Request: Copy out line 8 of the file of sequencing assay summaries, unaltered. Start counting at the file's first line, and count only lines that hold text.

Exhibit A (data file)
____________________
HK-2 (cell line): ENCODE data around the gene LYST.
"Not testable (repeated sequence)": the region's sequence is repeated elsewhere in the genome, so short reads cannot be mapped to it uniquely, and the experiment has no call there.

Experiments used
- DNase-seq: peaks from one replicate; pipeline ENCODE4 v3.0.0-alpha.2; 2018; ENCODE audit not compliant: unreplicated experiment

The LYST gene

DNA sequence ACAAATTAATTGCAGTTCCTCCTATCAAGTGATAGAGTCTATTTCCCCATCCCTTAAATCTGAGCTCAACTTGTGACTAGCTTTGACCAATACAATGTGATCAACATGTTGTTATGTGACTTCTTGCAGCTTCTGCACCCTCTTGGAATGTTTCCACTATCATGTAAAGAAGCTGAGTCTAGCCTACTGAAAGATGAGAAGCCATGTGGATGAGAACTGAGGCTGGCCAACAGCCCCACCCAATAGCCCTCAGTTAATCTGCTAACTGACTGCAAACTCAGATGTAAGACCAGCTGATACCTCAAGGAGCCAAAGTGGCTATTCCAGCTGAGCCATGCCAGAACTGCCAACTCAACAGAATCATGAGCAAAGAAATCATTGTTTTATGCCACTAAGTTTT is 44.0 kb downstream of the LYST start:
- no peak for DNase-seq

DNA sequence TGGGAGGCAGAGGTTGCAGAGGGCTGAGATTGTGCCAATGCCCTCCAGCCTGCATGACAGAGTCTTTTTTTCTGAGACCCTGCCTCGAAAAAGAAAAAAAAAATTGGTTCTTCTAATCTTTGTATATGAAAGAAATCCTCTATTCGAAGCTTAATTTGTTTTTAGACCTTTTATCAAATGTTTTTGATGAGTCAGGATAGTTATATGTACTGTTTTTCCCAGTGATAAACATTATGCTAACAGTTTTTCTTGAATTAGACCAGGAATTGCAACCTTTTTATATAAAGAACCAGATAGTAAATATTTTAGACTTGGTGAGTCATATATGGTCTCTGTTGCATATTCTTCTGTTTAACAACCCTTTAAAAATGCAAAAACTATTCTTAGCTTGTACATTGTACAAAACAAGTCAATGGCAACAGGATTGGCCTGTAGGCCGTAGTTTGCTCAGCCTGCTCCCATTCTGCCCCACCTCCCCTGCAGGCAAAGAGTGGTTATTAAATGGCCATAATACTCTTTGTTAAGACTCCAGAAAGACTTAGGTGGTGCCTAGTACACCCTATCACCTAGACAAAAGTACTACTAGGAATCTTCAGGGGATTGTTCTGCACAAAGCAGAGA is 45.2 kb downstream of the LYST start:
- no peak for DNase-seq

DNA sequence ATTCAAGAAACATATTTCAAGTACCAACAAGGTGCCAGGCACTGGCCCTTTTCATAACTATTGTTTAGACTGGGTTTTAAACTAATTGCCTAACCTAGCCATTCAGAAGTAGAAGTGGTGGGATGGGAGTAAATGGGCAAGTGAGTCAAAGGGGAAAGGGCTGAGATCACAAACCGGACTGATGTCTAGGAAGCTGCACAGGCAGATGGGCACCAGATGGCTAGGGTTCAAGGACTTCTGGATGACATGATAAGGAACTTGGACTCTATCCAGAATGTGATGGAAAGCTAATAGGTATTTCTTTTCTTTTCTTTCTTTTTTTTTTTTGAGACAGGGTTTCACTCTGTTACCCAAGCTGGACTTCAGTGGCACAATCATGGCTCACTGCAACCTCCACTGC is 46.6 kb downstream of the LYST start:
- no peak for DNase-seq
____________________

DNA sequence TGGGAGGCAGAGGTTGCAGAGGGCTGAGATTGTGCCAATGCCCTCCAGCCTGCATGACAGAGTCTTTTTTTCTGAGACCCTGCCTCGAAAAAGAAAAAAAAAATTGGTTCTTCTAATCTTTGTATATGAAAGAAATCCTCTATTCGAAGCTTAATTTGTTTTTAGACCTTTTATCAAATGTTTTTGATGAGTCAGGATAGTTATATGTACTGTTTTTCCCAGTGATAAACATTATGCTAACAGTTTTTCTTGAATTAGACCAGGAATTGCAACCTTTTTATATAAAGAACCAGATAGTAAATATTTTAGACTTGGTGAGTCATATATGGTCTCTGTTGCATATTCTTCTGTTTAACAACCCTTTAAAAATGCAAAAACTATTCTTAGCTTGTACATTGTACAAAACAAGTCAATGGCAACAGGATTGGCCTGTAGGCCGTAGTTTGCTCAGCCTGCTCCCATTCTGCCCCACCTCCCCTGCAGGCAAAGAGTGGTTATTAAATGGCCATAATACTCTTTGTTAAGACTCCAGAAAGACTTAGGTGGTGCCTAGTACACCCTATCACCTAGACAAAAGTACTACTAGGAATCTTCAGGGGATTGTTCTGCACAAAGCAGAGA is 45.2 kb downstream of the LYST start: